Current Institutional Affiliation
Postdoctoral Instructor, World History, Samford University

Award Information

International Dissertation Research Fellowship 2016
Institutional Affiliation (at time of award):
History, University of North Carolina / Chapel Hill
Lost Horizons: Anticolonial Internationalism, 1930-1970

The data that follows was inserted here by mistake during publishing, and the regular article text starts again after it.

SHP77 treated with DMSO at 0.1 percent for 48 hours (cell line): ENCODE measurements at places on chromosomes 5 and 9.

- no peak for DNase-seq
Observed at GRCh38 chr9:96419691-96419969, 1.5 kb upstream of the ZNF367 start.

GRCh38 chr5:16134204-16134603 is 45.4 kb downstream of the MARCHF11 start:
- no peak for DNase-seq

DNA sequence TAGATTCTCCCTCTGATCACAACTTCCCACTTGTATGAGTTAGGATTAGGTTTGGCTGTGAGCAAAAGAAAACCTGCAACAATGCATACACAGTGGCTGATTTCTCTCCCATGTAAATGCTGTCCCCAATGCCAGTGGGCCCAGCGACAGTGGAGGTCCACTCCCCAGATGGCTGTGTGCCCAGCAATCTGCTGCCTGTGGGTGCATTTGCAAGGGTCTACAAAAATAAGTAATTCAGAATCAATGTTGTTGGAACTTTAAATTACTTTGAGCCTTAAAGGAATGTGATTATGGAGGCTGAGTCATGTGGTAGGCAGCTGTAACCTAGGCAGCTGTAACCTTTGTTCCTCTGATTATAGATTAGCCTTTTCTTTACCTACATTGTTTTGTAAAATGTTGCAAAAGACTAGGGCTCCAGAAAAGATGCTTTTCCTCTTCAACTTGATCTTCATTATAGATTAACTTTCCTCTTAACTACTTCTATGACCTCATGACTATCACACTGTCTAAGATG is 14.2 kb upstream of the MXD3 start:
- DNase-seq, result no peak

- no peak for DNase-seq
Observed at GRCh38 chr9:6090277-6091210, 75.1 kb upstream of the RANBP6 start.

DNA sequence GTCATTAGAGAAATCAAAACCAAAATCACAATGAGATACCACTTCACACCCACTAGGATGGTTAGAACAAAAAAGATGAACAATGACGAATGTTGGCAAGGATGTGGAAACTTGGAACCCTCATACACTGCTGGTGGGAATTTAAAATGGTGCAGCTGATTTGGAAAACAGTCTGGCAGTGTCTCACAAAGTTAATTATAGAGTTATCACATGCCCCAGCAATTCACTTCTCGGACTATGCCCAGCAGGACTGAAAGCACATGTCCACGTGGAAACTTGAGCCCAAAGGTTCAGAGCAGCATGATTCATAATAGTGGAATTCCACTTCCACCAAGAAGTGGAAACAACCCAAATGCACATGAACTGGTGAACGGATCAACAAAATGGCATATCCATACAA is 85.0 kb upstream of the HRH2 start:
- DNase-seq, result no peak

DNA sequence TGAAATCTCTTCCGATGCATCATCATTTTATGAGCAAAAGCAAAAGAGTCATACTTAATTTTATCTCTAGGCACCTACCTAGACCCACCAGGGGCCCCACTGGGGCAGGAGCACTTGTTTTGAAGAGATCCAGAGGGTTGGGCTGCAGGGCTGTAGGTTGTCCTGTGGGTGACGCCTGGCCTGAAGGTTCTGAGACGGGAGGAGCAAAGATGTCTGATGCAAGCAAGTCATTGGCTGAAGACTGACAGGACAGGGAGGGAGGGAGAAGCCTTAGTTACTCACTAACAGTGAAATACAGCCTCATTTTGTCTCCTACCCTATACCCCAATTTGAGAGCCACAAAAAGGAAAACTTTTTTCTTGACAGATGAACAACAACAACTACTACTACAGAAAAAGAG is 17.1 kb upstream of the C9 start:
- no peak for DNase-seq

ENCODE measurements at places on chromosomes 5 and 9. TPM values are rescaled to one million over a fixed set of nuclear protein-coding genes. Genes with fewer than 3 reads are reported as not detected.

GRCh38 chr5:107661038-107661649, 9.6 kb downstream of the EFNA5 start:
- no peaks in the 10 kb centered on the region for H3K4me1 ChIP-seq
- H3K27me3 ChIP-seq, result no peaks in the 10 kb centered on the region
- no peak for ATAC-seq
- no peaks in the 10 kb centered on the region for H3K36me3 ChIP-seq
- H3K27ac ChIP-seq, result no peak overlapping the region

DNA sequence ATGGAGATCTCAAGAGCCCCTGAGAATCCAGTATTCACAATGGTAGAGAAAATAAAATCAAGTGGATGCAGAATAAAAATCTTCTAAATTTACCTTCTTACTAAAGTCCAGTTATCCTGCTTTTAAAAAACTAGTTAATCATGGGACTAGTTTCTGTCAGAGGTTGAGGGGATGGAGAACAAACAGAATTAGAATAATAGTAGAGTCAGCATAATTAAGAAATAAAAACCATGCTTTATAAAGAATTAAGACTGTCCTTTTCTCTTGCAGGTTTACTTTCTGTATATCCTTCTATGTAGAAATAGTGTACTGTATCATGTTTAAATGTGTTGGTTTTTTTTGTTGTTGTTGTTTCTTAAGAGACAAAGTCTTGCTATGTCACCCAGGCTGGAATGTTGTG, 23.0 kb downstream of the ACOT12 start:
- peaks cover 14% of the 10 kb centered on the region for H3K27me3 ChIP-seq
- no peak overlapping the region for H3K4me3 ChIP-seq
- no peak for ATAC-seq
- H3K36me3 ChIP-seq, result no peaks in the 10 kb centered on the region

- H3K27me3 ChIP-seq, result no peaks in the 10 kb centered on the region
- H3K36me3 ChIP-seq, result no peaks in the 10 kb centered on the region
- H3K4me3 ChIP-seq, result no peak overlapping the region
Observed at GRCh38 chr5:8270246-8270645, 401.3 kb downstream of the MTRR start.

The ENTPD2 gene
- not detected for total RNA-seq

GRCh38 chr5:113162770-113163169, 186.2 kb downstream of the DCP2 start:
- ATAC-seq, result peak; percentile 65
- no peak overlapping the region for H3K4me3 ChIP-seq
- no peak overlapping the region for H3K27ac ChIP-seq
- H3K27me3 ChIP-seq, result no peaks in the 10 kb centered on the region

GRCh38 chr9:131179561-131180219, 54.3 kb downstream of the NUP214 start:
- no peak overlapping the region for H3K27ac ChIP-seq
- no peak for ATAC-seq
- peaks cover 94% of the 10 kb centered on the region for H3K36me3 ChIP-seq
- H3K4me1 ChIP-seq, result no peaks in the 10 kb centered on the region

This project explores the complex relationships between anticolonialism and imaginaries of the international community across the tumultuous 20th century by tracing the converging and diverging careers of four political figures from disparate regions and ideological backgrounds: Shukri al-Quwatli (1892-1967), the first president of Syria; V.K. Krishna Menon (1896-1974), the Indian activist, diplomat, and Minister of Defense; Carlos Romulo (1898-1985), the journalist and diplomat from the Philippines; and Nnamdi Azikiwe (1902-96), the activist organizer and first president of Nigeria. By following their parallel and intertwined careers from the mid-1930s to the mid-1960s, I seek to understand how Asian and African anticolonial leaders envisioned the international community, the place of the nation within that community, and how larger international forces limited their hopes and visions. To approach their ideas and visions of possible political communities, I use the new concept of "anticolonial internationalism," which refers to the ways anticolonial politicians and diplomats established transnational solidarities with other anticolonial movements both before and after Independence, and how they envisioned future world orders without colonialism. By looking at actors from different regions (the Middle East, South and Southeast Asia, and West Africa), different empires (France, Britain, and the United States), and various regional and ideological identifications (pan-Arab, pan-African, pan-Asian, socialist, and anti-communist, among others), this project takes a comprehensive, comparative, and global approach to the intersection of anticolonialism and internationalism. If we can understand how anticolonial movements understood world order and uncover their different ideas about how the world could operate, we can understand how the past has shaped present contests over world order and offer alternative visions to be included in models of international relations.